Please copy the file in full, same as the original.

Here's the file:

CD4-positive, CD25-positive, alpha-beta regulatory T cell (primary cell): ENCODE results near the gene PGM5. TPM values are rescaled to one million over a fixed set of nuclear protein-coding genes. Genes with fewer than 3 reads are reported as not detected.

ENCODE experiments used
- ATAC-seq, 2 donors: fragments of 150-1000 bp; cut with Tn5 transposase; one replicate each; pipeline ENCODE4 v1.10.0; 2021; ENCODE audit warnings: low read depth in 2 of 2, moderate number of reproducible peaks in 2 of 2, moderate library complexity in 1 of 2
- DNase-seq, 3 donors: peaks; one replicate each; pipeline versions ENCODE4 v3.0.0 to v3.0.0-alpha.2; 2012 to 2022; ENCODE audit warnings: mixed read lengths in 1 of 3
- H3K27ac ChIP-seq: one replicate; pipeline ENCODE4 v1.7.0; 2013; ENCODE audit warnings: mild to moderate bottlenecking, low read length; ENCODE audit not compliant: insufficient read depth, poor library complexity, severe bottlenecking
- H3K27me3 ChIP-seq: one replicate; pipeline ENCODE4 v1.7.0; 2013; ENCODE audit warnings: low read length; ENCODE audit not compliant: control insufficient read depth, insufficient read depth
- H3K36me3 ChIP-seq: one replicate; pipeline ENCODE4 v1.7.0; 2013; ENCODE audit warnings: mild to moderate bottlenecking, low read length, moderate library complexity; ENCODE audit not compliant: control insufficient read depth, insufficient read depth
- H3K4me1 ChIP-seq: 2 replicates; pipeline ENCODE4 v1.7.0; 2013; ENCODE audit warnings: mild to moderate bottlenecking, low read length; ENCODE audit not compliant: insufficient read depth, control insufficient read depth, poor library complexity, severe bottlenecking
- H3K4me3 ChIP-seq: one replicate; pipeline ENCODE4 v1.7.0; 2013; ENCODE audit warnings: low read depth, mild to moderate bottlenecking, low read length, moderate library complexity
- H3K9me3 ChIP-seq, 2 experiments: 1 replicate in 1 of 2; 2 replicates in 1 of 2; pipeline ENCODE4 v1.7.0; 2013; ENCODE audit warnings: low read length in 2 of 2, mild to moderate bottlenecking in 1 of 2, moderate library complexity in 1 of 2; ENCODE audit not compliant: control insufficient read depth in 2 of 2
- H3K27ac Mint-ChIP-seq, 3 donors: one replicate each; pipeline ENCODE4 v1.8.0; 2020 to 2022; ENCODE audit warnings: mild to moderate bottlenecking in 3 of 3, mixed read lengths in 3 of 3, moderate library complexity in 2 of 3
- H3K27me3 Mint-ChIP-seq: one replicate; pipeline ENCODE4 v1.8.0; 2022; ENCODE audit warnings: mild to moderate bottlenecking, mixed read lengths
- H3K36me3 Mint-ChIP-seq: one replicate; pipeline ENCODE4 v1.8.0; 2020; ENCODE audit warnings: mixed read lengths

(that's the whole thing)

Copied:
CD4-positive, CD25-positive, alpha-beta regulatory T cell (primary cell): ENCODE results near the gene PGM5. TPM values are rescaled to one million over a fixed set of nuclear protein-coding genes. Genes with fewer than 3 reads are reported as not detected.

ENCODE experiments used
- ATAC-seq, 2 donors: fragments of 150-1000 bp; cut with Tn5 transposase; one replicate each; pipeline ENCODE4 v1.10.0; 2021; ENCODE audit warnings: low read depth in 2 of 2, moderate number of reproducible peaks in 2 of 2, moderate library complexity in 1 of 2
- DNase-seq, 3 donors: peaks; one replicate each; pipeline versions ENCODE4 v3.0.0 to v3.0.0-alpha.2; 2012 to 2022; ENCODE audit warnings: mixed read lengths in 1 of 3
- H3K27ac ChIP-seq: one replicate; pipeline ENCODE4 v1.7.0; 2013; ENCODE audit warnings: mild to moderate bottlenecking, low read length; ENCODE audit not compliant: insufficient read depth, poor library complexity, severe bottlenecking
- H3K27me3 ChIP-seq: one replicate; pipeline ENCODE4 v1.7.0; 2013; ENCODE audit warnings: low read length; ENCODE audit not compliant: control insufficient read depth, insufficient read depth
- H3K36me3 ChIP-seq: one replicate; pipeline ENCODE4 v1.7.0; 2013; ENCODE audit warnings: mild to moderate bottlenecking, low read length, moderate library complexity; ENCODE audit not compliant: control insufficient read depth, insufficient read depth
- H3K4me1 ChIP-seq: 2 replicates; pipeline ENCODE4 v1.7.0; 2013; ENCODE audit warnings: mild to moderate bottlenecking, low read length; ENCODE audit not compliant: insufficient read depth, control insufficient read depth, poor library complexity, severe bottlenecking
- H3K4me3 ChIP-seq: one replicate; pipeline ENCODE4 v1.7.0; 2013; ENCODE audit warnings: low read depth, mild to moderate bottlenecking, low read length, moderate library complexity
- H3K9me3 ChIP-seq, 2 experiments: 1 replicate in 1 of 2; 2 replicates in 1 of 2; pipeline ENCODE4 v1.7.0; 2013; ENCODE audit warnings: low read length in 2 of 2, mild to moderate bottlenecking in 1 of 2, moderate library complexity in 1 of 2; ENCODE audit not compliant: control insufficient read depth in 2 of 2
- H3K27ac Mint-ChIP-seq, 3 donors: one replicate each; pipeline ENCODE4 v1.8.0; 2020 to 2022; ENCODE audit warnings: mild to moderate bottlenecking in 3 of 3, mixed read lengths in 3 of 3, moderate library complexity in 2 of 3
- H3K27me3 Mint-ChIP-seq: one replicate; pipeline ENCODE4 v1.8.0; 2022; ENCODE audit warnings: mild to moderate bottlenecking, mixed read lengths
- H3K36me3 Mint-ChIP-seq: one replicate; pipeline ENCODE4 v1.8.0; 2020; ENCODE audit warnings: mixed read lengths